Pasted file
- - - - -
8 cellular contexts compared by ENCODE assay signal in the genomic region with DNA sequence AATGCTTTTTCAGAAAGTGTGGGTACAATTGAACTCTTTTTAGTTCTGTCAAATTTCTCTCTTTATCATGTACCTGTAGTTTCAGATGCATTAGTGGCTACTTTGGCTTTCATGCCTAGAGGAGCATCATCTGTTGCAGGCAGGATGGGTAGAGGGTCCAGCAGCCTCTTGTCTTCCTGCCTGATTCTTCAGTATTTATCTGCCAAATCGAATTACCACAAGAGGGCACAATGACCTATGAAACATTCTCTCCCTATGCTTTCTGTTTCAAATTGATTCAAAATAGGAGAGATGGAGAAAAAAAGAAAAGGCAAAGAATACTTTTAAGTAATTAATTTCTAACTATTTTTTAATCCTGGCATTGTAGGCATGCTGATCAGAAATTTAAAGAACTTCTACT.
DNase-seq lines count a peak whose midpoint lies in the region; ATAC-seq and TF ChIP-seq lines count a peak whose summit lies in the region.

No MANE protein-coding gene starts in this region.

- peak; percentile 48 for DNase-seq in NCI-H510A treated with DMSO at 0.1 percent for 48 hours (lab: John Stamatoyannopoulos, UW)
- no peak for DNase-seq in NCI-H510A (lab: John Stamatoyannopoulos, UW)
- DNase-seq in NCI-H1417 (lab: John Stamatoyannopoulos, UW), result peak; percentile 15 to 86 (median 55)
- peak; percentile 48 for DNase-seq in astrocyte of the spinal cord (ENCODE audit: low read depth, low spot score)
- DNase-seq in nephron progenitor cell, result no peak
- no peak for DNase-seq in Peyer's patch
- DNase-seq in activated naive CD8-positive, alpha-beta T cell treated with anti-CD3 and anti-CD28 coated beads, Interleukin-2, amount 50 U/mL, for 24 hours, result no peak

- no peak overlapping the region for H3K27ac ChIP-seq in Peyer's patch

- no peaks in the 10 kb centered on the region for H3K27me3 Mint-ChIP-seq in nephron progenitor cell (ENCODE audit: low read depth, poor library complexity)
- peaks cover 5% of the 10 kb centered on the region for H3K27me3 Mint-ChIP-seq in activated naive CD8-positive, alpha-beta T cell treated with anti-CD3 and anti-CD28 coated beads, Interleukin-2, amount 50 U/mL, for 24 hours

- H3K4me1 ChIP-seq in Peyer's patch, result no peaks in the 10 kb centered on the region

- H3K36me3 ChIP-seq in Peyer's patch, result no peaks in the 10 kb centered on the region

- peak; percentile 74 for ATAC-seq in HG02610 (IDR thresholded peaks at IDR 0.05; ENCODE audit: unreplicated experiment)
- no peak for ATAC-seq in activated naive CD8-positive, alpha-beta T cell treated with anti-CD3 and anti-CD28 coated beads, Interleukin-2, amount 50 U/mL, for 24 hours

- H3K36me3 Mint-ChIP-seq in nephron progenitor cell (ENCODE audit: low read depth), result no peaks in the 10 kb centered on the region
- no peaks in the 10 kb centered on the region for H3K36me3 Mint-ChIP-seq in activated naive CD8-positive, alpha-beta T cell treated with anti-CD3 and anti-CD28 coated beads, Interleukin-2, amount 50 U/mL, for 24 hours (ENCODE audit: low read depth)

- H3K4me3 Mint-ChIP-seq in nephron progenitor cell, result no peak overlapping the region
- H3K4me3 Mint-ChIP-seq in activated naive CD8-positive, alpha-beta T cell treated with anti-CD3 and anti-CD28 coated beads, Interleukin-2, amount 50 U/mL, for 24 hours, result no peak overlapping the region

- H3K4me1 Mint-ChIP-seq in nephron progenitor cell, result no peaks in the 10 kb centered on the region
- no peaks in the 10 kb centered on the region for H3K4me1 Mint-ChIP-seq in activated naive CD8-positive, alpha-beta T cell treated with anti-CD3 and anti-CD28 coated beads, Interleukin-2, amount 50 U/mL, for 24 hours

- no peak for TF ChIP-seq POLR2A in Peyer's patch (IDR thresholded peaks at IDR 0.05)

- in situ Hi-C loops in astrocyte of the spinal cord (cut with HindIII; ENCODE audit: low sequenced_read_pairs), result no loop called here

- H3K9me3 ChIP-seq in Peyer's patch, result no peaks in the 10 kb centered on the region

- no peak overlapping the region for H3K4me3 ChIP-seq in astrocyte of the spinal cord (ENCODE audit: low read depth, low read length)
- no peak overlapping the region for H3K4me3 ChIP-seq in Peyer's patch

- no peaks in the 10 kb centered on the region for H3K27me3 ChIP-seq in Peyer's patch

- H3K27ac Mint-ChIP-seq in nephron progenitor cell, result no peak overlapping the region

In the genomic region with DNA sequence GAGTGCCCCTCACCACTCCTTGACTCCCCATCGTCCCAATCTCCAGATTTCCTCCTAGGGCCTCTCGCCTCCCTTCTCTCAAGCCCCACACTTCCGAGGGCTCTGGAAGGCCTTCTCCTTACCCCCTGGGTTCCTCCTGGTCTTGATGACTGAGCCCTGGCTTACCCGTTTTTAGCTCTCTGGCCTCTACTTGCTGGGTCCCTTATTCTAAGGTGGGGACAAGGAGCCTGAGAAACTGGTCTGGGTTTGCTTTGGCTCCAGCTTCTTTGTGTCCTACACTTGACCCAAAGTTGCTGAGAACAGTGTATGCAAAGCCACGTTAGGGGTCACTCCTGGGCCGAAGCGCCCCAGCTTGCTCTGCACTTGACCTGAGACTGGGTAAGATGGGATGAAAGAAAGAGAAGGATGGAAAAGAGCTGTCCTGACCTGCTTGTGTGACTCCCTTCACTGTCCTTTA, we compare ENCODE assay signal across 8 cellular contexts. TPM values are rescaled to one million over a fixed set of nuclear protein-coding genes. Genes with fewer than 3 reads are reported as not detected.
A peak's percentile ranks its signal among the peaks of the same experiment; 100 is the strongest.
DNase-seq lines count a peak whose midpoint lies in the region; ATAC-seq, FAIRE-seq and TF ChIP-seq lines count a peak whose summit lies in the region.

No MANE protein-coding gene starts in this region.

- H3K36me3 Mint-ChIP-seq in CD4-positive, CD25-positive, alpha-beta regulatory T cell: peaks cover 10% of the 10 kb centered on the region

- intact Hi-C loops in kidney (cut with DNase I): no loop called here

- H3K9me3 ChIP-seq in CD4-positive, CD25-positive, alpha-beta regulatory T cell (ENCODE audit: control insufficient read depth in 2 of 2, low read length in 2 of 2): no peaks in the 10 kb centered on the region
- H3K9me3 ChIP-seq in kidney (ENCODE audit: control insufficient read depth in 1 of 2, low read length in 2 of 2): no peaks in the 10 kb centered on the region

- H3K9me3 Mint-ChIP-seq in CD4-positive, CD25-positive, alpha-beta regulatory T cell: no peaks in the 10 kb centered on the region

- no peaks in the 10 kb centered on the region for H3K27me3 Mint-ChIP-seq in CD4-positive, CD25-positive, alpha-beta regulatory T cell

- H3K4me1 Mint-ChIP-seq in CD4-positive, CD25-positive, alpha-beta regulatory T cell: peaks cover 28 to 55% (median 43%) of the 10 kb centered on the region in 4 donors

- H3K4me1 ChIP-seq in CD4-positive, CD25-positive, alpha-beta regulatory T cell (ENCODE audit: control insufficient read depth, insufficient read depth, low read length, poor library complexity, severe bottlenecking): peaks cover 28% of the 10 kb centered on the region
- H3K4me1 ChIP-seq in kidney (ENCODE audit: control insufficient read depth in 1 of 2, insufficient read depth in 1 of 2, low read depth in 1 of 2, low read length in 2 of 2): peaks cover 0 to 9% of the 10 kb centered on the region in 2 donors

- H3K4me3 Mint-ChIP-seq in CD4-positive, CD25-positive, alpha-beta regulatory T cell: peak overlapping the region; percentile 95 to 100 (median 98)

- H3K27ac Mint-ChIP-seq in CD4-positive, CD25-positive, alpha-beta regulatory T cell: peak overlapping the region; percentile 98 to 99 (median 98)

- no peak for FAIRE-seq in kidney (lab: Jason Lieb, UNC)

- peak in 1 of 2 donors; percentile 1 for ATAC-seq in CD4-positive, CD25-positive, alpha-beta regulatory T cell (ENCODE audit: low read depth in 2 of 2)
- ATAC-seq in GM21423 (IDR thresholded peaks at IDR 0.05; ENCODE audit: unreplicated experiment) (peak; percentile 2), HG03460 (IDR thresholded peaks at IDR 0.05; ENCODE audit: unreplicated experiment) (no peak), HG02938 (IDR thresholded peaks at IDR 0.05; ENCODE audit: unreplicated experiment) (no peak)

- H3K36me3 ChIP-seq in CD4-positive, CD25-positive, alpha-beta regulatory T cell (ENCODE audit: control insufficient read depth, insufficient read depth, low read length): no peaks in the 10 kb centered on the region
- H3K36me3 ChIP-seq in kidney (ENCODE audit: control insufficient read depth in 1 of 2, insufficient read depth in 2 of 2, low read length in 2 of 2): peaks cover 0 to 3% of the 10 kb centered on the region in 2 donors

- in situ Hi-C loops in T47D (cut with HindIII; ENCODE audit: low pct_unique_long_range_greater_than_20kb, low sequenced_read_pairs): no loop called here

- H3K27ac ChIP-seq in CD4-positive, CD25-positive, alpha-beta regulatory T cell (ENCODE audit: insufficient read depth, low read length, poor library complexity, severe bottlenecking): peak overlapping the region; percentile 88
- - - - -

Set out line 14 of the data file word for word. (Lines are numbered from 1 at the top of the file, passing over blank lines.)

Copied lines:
- H3K4me1 ChIP-seq in Peyer's patch, result no peaks in the 10 kb centered on the region